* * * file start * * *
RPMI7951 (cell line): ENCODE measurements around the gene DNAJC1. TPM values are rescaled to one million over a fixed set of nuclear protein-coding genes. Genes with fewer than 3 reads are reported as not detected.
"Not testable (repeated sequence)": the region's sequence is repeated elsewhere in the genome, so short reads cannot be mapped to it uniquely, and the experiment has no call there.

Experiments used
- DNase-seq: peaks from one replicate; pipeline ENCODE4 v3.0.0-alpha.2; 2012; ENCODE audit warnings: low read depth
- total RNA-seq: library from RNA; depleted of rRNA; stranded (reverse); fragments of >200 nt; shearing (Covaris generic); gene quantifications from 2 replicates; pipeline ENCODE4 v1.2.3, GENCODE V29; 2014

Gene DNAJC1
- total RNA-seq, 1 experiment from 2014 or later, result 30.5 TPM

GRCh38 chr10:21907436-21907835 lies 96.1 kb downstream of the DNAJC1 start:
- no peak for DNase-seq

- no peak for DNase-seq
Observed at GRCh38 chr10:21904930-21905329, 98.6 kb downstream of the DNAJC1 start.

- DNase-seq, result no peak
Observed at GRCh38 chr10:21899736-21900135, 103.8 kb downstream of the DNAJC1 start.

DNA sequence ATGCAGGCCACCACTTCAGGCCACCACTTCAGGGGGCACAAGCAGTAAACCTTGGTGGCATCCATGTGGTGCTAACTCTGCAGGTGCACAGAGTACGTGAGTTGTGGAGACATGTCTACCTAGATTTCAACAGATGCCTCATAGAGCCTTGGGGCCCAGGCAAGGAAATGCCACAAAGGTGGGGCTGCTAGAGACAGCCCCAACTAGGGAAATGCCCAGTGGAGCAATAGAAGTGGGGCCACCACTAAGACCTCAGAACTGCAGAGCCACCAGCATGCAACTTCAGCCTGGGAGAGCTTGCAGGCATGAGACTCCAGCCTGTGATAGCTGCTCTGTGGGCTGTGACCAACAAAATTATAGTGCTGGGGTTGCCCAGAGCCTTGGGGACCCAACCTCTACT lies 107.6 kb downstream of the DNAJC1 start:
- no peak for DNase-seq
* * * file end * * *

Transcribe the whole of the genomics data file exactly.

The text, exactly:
RPMI7951 (cell line): ENCODE measurements around the gene DNAJC1. TPM values are rescaled to one million over a fixed set of nuclear protein-coding genes. Genes with fewer than 3 reads are reported as not detected.
"Not testable (repeated sequence)": the region's sequence is repeated elsewhere in the genome, so short reads cannot be mapped to it uniquely, and the experiment has no call there.

Experiments used
- DNase-seq: peaks from one replicate; pipeline ENCODE4 v3.0.0-alpha.2; 2012; ENCODE audit warnings: low read depth
- total RNA-seq: library from RNA; depleted of rRNA; stranded (reverse); fragments of >200 nt; shearing (Covaris generic); gene quantifications from 2 replicates; pipeline ENCODE4 v1.2.3, GENCODE V29; 2014

Gene DNAJC1
- total RNA-seq, 1 experiment from 2014 or later, result 30.5 TPM

GRCh38 chr10:21907436-21907835 lies 96.1 kb downstream of the DNAJC1 start:
- no peak for DNase-seq

- no peak for DNase-seq
Observed at GRCh38 chr10:21904930-21905329, 98.6 kb downstream of the DNAJC1 start.

- DNase-seq, result no peak
Observed at GRCh38 chr10:21899736-21900135, 103.8 kb downstream of the DNAJC1 start.

DNA sequence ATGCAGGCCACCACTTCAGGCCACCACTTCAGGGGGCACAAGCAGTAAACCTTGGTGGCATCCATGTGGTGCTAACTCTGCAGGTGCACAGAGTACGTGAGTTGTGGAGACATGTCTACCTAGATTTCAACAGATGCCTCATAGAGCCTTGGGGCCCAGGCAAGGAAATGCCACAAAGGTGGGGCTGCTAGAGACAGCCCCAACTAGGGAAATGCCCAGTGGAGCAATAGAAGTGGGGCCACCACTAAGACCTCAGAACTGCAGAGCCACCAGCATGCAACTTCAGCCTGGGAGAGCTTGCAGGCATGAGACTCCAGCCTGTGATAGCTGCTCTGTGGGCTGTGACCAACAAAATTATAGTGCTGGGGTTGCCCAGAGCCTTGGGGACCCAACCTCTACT lies 107.6 kb downstream of the DNAJC1 start:
- no peak for DNase-seq